“Technology Saved My Life”: Liz O’Riordan’s keynote speech at Virtual Summer School


When breast surgeon consultant Liz O’Riordan was diagnosed with breast cancer, she turned to technology so she wouldn’t “have to go through cancer alone.”

O’Riordan’s powerful opening speech this year Digital health virtual summer school (VSS) recalled that technology is not only a tool to benefit doctors, but also a tool to empower patients.

In 2015, O’Riordan was diagnosed with stage three breast cancer and underwent nine months of chemotherapy, radiation therapy and surgery. During this time, he did not meet another breast cancer patient “in the flesh,” but resorted to technology that he said “saved my life.”

“For me, technology assured me I didn’t have to go through cancer alone,” he told the VSS audience.

“It’s a really scary place when a cancer diagnosis is made and unless you’ve had cancer, you can’t understand what it’s like.

“I didn’t meet any other breast cancer patients in my flesh during my nine months of chemotherapy, surgery and radiation therapy, it was via Twitter.

“I told him on Twitter I had cancer and they contacted me.”

O’Riordan, who has since retired as a breast surgeon consultant after the recurrence in 2018, said digital health can “dramatically change” the doctor-patient relationship.

He encouraged the public to see digital health as an “engine of proactivity”.

“Technology is changing the lives of patients and, like me, is helping many to become an expert patient.

“You can also use digital health to help patients help themselves, through self-monitoring. It means that, as a doctor, you get reliable and accurate data, which is so important for trials and studies. “

Access to information

But with technology and the ability to empower the patient comes the need to share information, O’Riordan explained.

Speaking of his own frustrations at not being able to see the results of full tests when a cancer happens, he said patients need access to their own data.

“To train a patient, they need access to information and knowledge, accurate medical information so they can make a decision,” he said.

“They also need access to their health equipment. By being able to email and talk to them, you can reduce your admission burden and reduce clinic visits that could be resolved in a quick email. They also need access to their own data.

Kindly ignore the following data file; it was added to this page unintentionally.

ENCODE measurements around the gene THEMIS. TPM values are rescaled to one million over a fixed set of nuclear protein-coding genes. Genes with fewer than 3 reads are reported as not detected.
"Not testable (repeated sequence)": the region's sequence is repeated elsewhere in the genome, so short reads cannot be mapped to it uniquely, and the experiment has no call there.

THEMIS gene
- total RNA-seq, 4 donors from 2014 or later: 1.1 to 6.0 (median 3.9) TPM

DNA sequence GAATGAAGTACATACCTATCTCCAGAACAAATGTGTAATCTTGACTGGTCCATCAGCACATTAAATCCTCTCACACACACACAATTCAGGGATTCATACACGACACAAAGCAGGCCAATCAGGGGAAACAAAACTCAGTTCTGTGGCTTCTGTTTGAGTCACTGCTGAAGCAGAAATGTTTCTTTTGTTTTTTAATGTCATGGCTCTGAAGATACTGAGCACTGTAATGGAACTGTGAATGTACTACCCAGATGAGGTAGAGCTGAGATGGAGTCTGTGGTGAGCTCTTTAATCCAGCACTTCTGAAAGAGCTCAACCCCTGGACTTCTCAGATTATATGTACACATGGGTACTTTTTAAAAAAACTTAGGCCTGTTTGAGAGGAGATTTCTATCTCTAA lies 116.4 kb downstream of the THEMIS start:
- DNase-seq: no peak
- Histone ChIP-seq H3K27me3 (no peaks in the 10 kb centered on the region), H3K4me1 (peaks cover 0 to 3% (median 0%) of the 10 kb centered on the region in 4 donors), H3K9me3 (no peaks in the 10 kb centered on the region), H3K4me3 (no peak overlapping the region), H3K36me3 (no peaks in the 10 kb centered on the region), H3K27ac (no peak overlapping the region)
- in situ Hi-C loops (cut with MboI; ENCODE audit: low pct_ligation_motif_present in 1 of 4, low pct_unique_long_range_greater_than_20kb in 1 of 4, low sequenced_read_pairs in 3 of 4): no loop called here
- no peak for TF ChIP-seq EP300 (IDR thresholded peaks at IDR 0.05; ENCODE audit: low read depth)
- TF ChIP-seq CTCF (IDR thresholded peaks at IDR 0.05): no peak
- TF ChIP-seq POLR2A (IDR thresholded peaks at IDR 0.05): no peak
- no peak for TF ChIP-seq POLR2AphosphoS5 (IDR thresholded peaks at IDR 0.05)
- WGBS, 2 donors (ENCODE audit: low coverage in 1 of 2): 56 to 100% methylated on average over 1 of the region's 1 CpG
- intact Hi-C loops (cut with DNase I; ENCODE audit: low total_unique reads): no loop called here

“As a doctor, I thought I had to control how much information patients got about their results. I knew what was good for them, they wouldn’t understand the scary terms.

“But as a patient, I wanted to know everything, I deserved to know everything. If I didn’t understand, Google would … it’s my body, it’s my data. “

Patient portals make it easier for patients to access their data, O’Riordan added, but more needs to be done to build the relationship of trust to ensure patients use their data securely and access your data will help them.

“Don’t do it, do it”

O’Riordan’s initial lecture was followed by Professor Mary Dixon-Woods, Director of the Healthcare Improvement Studies Institute, and Tara Donnelly, NHSX Digital Director.

Dixon-Woods reiterated the need to empower patients with technology, adding that digital tools should be designed with users in mind.

“Don’t assume you know what’s best, design together and let yourself be guided by a highly participatory and inclusive ethos,” he said.

Dixon-Woods added that “collaboration is key” when it comes to designing and implementing technology in healthcare.

Donnelly provided the VSS audience with an update on NHSX work during the pandemic, including a myriad of remote surveillance work.

“This is so much more than virtual consultations,” he said.

Giving examples of patients who have collaborated with remote monitoring services and managed their health without being admitted to the hospital, Donnelly added that patients provided them with peace of mind.

“Instead of feeling further away from digital, here it really offered people the peace of mind they watched while they were at home,” he said.

“Liz talked about the need for digital health to be an engine of proactivity, and it’s critical to return people’s responsibility for their own health and provide them with information that can help you.”

Liz O’Riordan recently participated in an episode of Digital Health Unplugged that explored the importance of including patients in the digital journey. The episode will be released on July 27th.

The 2021 Digital Health Summer School will take place on July 15 and 16. The free virtual event is exclusive only to members of the NHS and the public sector of digital health networks.

Register here.

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